The NCI has recruited 74,000 women to the Prostate, Lung, Colorectal, and Ovarian Cancer Screening Trial (PLCO), which is evaluating screening for prostate, lung, colon, and ovarian cancer.[15] In this trial, women are randomized to yearly monitoring of their CA-125 level and transvaginal ultrasound, or normal clinical care. They are to undergo such evaluation for 6 years, then are followed for an additional 7 years. The United Kingdom, under the leadership of Drs. Ian Jacobs and Usha Menon, has recently started an even larger screening trial (in 100,000 women), evaluating both transvaginal ultrasound and serial, individualized CA-125 levels.[16]

The NCI’s Cancer Genetics Network has recently undertaken a screening trial for women at high risk for familial ovarian cancer (Massachusetts General Hospital [MGH]-000084). The trial, led by Dr. Steven Skates, has already accrued 1,000 patients. Dr. Mark Greene, of the NCI’s Division of Cancer Epidemiology and Genetics and the GOG, has developed a complementary study to quantitate the benefit of prophylactic oophorectomy in women at high familial risk (GOG-0199).

Primary Treatment Trials

Recent studies have documented the importance of surgery in the treatment of ovarian cancer.[17] Comprehensive surgical exploration, accompanied by systematic biopsies of intra-abdominal tissues and retroperitoneal lymph nodes, must be performed to accurately stage ovarian cancer. In addition, removal of gross disease via surgical debulking significantly improves outcome for women with advanced (stage III and IV) ovarian cancers.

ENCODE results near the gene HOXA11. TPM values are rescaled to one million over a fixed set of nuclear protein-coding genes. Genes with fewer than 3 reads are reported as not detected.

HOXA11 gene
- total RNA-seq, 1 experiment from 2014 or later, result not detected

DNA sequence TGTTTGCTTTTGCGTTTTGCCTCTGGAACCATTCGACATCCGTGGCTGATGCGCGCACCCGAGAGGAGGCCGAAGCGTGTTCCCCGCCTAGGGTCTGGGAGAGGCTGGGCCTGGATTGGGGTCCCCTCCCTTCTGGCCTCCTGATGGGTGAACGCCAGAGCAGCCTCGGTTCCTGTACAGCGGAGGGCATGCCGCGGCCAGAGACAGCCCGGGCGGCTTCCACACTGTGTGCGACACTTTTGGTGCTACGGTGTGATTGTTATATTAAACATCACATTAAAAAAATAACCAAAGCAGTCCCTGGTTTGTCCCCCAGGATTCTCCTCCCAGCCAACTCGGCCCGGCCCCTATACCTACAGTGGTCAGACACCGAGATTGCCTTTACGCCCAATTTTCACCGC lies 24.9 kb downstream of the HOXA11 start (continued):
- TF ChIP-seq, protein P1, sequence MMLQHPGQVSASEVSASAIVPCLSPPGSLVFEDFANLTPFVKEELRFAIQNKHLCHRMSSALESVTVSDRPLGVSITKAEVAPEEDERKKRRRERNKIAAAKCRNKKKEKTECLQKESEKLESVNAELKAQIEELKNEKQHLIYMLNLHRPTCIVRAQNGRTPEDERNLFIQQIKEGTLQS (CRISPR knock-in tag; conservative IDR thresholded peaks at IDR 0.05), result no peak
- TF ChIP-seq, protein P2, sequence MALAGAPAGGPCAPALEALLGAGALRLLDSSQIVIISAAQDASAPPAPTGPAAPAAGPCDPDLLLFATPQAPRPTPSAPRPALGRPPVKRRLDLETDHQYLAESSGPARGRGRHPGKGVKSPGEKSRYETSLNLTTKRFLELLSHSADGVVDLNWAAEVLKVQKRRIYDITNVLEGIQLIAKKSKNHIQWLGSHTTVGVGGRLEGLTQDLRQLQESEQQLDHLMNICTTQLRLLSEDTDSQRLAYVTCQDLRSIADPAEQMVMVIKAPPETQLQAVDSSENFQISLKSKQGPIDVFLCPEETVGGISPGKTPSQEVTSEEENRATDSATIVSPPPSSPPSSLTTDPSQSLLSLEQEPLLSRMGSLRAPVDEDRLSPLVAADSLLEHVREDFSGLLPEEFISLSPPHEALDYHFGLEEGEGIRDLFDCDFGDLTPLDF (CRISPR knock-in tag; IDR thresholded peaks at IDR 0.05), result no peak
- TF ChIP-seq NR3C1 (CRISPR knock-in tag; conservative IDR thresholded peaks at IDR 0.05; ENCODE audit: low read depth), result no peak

Patients found to have stage IA/IB, grade 1 or 2 epithelial ovarian cancer may not require adjuvant therapy. In general, women with stage I, grade 3, stage IC, and stage II ovarian cancer are recommended to undergo adjuvant chemotherapy. However, recent European data suggested that this treatment improves recurrence-free survival, but not overall survival in women with accurate surgical staging.[18] Adjuvant therapy is generally based empirically on regimens with documented activity in women with recurrent or advanced ovarian cancer. Most regimens are based on platinum or the combination of a platinum and taxane, generally for three to six courses. The GOG has completed a trial in which women with early-stage ovarian cancer were randomized to three vs six cycles of carboplatin (Paraplatin)/paclitaxel (GOG-0157). The current GOG trial randomizes the same population of women to three courses of carboplatin/paclitaxel with or without weekly low-dose paclitaxel (40 mg/m2) for 24 weeks, which is thought to have an antiangiogenic effect (GOG-0175).

For women with advanced (ie, stage III/IV) ovarian cancer, adjuvant chemotherapy generally consists of six to eight courses of intravenous platinum/taxane therapy. Although several trials suggest that concomitant intravenous and intraperitoneal therapy of the same agents may improve survival, intraperitoneal therapy has gone out of vogue in the community setting and is rarely employed.[19-21] Similarly, despite promising data associated with the use of whole abdominal radiation, radiation therapy is rarely, if ever, used in primary adjuvant therapy for epithelial ovarian cancer.[22]

Several trials are under way to evaluate the addition of another agent to the platinum/taxane combination. Despite advances in our understanding of the molecular biology of ovarian cancer, we have yet to define a comprehensive set of molecular targets or determine how best to optimize individual therapy based on the molecular characteristics of a patient’s cancer. The agents currently under evaluation in phase III trials are primarily cytotoxic agents that have demonstrated activity in women with recurrent, platinum-resistant ovarian cancer. Agents currently under evaluation include the topoisomerase I inhibitor topotecan (Hycamtin), gemcitabine (Gemzar), and two anthracyclines, epirubicin (Ellence) and liposomal doxurubicin.